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Howdy

 

A buddy of mine had a Quigely chambered for 45-110. It was brutal to shoot.

 

If you absolutely have to have a 45-110, be aware that shells for 45-70 are much more easily available than for any of the longer 45 cartridges.

 

If you are going to be loading Smokeless there is no point getting anything longer than 45-70, you can put enough Smokeless in a 45-70 to do anything.

 

The only point to the longer cartridges is if you are going to be loading Black Powder. Then you can stuff a little bit more powder into the longer cartridges.

 

I strongly suggest you stay away from a deep crescent butt plate, as I can see is on the Quigley model. That is the reason my friend's rifle was so brutal.

 

Shooting off hand you can mount a rifle with a deep crescent butt plate the way it was designed to be shot, with the rifle hiked out a little bit so the crescent is encircling the shoulder joint. Shooting prone or from a bench this is more awkward, and if you mount the rifle to the meaty part of your shoulder you are going to see stars as the points dig into your flesh on recoil.

 

When I was shopping for a Sharps a whole bunch of years ago I went with the 45-70 Pedersoli Silhouette model.

 

Plain Jane wood, no checkering, no fancy fore end cap. It did have everything I wanted, straight shotgun style butt plate, pistol grip, and double set triggers. Notice how flat this buttplate is even compared to the flatter Shiloh butt plates. 45-70 does everything I want in a Sharps. I have not fired it for a few years now, I gave up when I could not see targets out about 200 yards. Now that I have had my catacract operations I should be able to see targets that far out and I should try it again.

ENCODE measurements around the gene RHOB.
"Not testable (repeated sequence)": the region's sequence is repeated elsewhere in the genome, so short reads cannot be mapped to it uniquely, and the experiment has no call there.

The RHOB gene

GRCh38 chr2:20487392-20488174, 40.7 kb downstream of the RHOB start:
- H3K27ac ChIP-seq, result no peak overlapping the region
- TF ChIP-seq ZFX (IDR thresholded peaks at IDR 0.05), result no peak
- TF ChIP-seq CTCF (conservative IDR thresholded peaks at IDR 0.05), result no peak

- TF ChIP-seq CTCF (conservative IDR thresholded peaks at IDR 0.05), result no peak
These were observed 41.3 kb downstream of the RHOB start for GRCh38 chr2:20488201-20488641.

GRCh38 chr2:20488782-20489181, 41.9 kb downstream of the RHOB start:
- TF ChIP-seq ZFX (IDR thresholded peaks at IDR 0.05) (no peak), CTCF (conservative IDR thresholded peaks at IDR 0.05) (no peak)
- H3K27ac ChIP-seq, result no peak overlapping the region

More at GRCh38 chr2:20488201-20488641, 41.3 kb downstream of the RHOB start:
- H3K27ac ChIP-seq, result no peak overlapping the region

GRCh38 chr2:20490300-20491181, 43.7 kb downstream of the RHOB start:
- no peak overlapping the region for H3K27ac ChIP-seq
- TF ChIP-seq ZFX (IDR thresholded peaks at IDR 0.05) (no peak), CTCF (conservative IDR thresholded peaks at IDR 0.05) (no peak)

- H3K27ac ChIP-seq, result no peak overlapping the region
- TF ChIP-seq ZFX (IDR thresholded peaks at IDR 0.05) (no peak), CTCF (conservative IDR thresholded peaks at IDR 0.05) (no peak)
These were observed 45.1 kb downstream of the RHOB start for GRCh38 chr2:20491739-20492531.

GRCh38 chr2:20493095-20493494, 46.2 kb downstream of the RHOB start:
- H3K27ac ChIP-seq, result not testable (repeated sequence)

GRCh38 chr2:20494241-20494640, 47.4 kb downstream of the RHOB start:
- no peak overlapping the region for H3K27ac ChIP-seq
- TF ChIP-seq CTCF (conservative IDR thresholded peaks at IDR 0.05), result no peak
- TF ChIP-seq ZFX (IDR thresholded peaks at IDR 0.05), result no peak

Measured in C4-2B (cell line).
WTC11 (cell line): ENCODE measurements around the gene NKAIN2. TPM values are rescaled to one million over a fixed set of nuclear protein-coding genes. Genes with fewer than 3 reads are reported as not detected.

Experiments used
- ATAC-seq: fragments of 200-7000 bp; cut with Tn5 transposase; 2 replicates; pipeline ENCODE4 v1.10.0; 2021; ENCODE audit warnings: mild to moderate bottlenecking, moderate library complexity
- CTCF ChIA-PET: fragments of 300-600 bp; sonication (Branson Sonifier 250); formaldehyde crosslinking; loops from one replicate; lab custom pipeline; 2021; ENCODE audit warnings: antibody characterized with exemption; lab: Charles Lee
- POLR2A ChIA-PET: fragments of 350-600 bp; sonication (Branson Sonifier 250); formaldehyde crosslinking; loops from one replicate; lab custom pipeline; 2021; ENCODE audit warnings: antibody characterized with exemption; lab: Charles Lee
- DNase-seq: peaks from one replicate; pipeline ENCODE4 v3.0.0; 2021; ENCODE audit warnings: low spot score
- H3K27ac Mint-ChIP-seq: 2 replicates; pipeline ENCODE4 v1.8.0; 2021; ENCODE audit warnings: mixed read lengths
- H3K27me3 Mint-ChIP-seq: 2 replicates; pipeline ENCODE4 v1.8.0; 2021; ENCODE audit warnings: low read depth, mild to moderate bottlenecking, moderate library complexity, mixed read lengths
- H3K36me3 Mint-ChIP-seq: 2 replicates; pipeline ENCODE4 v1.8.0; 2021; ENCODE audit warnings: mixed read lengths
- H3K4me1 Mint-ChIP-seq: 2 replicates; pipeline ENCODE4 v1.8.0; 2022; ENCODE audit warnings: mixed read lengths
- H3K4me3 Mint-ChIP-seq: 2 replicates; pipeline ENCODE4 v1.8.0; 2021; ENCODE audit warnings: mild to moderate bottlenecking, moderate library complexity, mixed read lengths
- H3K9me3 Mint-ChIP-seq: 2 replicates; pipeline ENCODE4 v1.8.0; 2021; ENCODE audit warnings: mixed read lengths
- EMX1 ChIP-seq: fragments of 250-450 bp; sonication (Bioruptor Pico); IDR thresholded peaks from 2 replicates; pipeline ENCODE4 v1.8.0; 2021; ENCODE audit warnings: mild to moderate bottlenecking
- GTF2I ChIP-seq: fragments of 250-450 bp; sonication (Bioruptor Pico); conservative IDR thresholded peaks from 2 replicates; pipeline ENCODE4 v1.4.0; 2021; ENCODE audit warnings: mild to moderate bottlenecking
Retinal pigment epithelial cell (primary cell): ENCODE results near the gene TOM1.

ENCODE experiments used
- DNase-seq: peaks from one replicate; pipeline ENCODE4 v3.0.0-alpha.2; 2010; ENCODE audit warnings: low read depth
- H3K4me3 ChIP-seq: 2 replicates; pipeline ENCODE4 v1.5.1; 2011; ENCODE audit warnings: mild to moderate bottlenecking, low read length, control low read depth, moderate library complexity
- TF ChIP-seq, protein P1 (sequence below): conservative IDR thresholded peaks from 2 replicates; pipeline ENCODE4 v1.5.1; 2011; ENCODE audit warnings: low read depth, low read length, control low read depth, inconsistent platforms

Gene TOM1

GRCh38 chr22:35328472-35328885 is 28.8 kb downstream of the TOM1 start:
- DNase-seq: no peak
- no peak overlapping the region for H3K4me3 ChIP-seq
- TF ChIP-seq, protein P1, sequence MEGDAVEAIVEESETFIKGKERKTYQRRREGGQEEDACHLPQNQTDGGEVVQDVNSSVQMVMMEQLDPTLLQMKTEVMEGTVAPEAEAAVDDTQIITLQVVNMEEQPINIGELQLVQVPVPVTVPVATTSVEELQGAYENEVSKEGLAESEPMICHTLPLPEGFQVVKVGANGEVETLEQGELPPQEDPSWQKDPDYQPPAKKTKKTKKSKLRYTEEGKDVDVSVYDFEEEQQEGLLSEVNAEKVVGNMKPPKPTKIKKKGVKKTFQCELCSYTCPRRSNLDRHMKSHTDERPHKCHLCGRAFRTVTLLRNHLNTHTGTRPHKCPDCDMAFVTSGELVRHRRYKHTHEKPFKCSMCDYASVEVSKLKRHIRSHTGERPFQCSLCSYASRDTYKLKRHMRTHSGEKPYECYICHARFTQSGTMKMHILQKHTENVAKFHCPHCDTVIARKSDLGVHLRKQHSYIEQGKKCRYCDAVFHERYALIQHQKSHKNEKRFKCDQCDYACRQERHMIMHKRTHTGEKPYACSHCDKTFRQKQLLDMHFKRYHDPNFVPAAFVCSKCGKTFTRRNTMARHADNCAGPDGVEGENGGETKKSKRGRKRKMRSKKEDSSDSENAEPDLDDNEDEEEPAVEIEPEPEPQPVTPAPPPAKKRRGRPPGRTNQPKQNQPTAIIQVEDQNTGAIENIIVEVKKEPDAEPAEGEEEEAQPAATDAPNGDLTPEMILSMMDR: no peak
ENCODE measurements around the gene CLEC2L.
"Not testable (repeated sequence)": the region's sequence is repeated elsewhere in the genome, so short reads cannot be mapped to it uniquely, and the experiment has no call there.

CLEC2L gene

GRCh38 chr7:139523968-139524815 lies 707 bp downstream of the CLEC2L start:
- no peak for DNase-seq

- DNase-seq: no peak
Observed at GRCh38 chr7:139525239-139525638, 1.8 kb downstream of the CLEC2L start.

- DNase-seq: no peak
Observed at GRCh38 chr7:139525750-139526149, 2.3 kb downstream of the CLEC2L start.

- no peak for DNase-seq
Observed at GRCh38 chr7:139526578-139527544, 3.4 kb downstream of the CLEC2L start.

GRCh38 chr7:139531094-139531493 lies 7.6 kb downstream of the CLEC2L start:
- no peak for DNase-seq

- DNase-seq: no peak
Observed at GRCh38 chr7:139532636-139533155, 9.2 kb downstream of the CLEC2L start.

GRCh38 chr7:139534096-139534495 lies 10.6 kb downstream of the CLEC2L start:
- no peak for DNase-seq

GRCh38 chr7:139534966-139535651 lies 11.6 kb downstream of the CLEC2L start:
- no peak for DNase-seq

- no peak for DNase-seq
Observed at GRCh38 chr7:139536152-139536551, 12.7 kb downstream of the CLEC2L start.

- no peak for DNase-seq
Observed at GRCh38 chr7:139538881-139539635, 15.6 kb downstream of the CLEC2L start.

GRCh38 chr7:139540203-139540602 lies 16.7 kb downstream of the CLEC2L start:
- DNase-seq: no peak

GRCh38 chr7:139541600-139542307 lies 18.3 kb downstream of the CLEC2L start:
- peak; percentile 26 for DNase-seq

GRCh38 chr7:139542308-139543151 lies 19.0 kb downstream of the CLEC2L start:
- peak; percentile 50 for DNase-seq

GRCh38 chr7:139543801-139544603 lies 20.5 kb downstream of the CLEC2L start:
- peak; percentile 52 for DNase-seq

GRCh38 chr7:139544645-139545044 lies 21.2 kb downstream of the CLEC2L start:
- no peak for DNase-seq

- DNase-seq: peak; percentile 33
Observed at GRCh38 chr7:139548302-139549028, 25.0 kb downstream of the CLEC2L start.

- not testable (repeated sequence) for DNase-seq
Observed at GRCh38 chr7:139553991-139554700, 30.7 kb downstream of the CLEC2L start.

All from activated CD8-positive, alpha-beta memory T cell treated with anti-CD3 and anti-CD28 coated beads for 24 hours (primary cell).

pn2cgMmrj

 

 

 

 

Just so you know, I bought this rifle through Dixie Gunworks a bunch of years ago and it was on sale for $800. The price has gone up a bit since then.

 

https://www.dixiegunworks.com/index/page/product/product_id/8340/category_id/314/product_name/CR0415+PEDERSOLI+SHARPS+M1874+SILHOUETTE+RIFLE%2C+.45-70

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Listen to "The Original Lumpy Gritz "  he has given you great advise!  

I shoot a 45-90  in my Shiloh.  And, at 1000 yards, it does the job nicely.   If you want  a long range target rifle then buy a heavy rifle.   Recoil is not your friend..  After a 50 round match, you will appreciate a heavy rifle.   If you want a hunting rifle  then buy a lighter rifle.   Neither rifle will do the job very well.

 

 

 

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i appreciate the post , its been enlightening reading through it , mine is 4570 quigly , ive not been disappointed but then i was not looking at it quite like you are when i bought it , hope you enjoy whatever you get 

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It’s been great to read the comments. You all have much more experience than I in this-especially since I have zero. Thank you!!!

 

Lumpy Gritz’s advice especially has been really helpful...

 

Thank you Lumpy Gritz!

 

So far what I am leaning towards is LG’s advice of a shotgun type stock. I am, however, pretty decided on the 110.

Years ago, not long after seeing Quigley in he theater, there was a man in a Tandy Leather shop and we started talking. I mentioned CAS/SASS and that I loved the Quigley rifle. He said he had one and we walked to his truck. I got to hold the rifle and also a couple of paper patched 45-110. I was captivated by the whole combo. The rifle just felt rig1ht, and the cartridge had a certain mis toque to it.

 

I will be loading only with BP. I find BP to have a far less punishing recoil than smokeless-less of a snap and more of a push. However, have not felt either in 45-110.